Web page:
A while ago, technical limitations made it easy to mask some of the more sadistic reaches of the imagination. Today, however, things are different.
Mortal Kombat video games have been violent for ages, having pioneered the art of digital gore years before contemporary titles like Grand Theft Auto and Call of Duty were even on the minds of video game engineers.
Back then, we thought this to be unspeakable carnage. But it was 1992, and times were simpler. Today, that would hardly get a blush.
Play enough video games and it’ll ruin your posture. But no amount of orthopedic furniture can cure having someone’s fist thrust into your abdomen, breaking your spine in two before doing the same with the rest of your body.
It makes you wonder about the darker side of human nature.
Nobody can say for certain whether or not video games teach kids to be violent. But with brutality enhanced by computer technology’s quickening realism, you’ve got to wonder if the “line” has been crossed once and for all.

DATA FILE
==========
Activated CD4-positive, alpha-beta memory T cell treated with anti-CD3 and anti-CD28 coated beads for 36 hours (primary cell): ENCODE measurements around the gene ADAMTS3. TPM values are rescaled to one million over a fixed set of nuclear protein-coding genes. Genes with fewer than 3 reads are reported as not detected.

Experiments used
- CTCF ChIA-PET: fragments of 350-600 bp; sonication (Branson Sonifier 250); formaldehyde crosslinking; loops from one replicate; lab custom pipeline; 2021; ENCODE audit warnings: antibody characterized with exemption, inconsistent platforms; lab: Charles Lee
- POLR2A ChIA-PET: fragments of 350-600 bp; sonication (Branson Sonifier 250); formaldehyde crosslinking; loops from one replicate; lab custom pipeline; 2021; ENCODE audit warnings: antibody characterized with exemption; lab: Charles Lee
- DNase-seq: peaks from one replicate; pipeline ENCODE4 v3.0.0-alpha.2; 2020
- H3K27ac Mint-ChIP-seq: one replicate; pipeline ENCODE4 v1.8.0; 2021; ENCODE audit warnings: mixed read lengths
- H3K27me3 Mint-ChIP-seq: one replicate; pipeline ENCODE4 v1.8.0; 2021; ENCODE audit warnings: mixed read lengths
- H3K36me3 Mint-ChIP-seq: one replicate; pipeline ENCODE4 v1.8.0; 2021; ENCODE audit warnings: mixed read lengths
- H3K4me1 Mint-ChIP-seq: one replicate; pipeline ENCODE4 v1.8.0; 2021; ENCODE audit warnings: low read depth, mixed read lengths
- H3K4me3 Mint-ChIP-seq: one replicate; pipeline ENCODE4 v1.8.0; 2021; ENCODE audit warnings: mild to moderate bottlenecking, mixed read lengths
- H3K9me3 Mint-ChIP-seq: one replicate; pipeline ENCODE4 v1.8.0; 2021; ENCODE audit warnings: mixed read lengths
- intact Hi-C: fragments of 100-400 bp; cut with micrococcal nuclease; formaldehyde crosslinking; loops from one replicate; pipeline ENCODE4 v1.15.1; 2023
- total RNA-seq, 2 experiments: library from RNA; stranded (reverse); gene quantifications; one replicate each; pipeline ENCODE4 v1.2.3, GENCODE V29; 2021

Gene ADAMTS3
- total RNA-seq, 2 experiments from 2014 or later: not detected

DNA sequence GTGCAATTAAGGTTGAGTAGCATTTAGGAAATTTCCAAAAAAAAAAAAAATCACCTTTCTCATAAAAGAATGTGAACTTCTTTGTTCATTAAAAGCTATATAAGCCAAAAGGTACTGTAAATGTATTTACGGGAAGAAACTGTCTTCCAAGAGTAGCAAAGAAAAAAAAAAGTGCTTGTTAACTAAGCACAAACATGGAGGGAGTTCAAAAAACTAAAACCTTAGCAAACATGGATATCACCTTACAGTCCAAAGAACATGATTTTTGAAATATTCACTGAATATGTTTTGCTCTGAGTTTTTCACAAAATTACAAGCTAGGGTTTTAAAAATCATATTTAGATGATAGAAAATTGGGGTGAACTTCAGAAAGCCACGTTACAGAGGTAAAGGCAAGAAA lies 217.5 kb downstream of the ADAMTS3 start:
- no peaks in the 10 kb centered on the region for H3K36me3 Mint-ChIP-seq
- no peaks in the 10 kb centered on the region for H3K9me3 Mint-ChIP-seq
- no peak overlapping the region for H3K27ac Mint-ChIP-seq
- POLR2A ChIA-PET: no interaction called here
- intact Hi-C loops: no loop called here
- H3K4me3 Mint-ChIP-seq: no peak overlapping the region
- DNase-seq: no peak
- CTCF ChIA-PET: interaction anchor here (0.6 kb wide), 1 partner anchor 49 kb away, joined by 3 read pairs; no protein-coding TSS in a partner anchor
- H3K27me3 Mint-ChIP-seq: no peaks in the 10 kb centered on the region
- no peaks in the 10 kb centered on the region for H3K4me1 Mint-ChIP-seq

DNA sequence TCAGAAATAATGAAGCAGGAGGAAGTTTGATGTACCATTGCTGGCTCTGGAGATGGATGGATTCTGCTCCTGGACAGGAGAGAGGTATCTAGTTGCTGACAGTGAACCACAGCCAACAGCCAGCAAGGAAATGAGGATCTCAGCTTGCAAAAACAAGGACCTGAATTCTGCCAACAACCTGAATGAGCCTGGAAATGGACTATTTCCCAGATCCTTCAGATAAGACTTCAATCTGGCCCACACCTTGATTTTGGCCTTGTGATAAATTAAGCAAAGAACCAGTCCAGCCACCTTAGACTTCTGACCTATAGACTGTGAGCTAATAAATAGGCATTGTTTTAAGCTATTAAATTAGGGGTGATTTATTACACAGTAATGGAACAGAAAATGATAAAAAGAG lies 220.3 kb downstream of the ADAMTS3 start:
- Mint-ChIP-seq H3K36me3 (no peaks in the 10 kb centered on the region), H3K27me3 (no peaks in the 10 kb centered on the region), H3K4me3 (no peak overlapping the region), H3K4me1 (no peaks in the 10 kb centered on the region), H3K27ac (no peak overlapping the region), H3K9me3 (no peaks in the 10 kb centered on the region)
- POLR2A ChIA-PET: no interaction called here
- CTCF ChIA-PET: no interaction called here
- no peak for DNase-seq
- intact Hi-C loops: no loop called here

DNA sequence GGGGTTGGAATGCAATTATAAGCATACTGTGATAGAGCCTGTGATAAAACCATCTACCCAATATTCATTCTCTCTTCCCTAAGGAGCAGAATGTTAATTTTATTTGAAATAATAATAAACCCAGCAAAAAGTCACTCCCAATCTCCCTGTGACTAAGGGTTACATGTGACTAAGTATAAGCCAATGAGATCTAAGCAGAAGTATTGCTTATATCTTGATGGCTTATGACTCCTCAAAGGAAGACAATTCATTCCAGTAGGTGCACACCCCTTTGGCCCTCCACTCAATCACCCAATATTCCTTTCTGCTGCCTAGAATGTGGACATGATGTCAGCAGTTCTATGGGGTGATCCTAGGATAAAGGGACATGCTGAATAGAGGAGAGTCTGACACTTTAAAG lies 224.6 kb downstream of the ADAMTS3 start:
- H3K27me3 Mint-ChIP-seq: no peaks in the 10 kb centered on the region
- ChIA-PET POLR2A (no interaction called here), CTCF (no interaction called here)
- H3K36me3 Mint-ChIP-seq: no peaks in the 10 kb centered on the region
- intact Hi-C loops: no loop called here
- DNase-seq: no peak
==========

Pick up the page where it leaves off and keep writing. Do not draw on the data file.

Sometimes children have a better understanding of the world than adults do. As adults, we are constantly worrying about potential ramifications of any decision that we make. As a result, often times when we feel like the risk doesn’t justify the reward, we don’t pursue totally attainable things.
Kids don’t have that problem.
Recently, a little girl who decided that her father, who works at Google, deserved a day off for his birthday, wrote this letter:
“Dear Google worker,
Can you please make sure when daddy goes to work, he gets one day off. Like he can get a day off on Wednesday. Because daddy ONLY gets a day off on Saturday.
P.S. It is daddy’s BIRTHDAY!
P.P.S. It is Summer, you know.”
Daniel Shiplacoff, the father’s boss, saw the letter and responded with a letter of his own!
And just like that, her father got a whole week off!
Something to try next time, maybe?!